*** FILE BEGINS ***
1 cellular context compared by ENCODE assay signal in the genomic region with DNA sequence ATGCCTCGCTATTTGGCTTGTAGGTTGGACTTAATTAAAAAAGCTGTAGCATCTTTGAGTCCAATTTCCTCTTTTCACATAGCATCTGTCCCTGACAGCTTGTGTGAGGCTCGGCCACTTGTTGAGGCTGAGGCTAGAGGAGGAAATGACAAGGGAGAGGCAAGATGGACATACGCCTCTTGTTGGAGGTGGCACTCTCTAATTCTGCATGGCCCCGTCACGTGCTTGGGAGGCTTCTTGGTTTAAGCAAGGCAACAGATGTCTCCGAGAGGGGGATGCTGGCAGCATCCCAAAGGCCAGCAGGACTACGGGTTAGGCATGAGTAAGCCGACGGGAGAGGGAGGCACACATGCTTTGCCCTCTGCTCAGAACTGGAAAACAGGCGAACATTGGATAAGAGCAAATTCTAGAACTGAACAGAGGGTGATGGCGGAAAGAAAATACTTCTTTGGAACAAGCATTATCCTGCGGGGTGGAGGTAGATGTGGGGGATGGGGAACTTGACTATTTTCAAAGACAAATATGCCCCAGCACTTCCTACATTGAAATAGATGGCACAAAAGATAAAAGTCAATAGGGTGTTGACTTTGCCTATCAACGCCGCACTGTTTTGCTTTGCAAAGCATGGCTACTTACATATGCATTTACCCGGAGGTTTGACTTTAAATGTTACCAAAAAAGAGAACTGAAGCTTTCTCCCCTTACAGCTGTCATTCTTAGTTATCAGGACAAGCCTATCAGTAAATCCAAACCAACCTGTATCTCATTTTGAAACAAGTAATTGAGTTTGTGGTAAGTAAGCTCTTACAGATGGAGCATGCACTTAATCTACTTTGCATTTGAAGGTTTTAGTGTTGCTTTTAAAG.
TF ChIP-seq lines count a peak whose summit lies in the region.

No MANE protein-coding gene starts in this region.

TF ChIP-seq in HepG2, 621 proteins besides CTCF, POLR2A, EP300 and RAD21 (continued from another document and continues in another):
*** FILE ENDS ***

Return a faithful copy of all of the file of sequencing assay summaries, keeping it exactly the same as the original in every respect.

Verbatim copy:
1 cellular context compared by ENCODE assay signal in the genomic region with DNA sequence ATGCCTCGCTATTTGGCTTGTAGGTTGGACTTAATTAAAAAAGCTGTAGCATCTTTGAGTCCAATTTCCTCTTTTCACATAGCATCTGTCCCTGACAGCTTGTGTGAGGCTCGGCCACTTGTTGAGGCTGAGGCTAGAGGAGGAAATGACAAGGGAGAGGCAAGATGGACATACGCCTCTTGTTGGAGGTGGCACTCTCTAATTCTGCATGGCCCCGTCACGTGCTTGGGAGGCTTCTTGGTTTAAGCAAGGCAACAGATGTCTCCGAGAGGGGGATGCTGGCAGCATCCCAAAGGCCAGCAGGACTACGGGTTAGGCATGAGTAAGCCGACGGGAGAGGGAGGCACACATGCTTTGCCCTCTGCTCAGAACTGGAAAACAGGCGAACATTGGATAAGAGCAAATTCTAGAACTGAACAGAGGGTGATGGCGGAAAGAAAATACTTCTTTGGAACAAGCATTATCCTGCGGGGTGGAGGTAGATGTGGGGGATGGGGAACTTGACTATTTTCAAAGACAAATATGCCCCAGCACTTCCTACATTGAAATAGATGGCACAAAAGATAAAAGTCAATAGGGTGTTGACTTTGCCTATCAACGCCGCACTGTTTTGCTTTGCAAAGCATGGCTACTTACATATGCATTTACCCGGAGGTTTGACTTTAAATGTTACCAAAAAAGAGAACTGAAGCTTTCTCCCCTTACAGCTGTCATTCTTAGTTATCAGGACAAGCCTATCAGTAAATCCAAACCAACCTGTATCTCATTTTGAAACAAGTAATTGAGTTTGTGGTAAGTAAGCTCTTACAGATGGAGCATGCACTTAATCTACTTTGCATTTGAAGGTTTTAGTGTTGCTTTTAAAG.
TF ChIP-seq lines count a peak whose summit lies in the region.

No MANE protein-coding gene starts in this region.

TF ChIP-seq in HepG2, 621 proteins besides CTCF, POLR2A, EP300 and RAD21 (continued from another document and continues in another):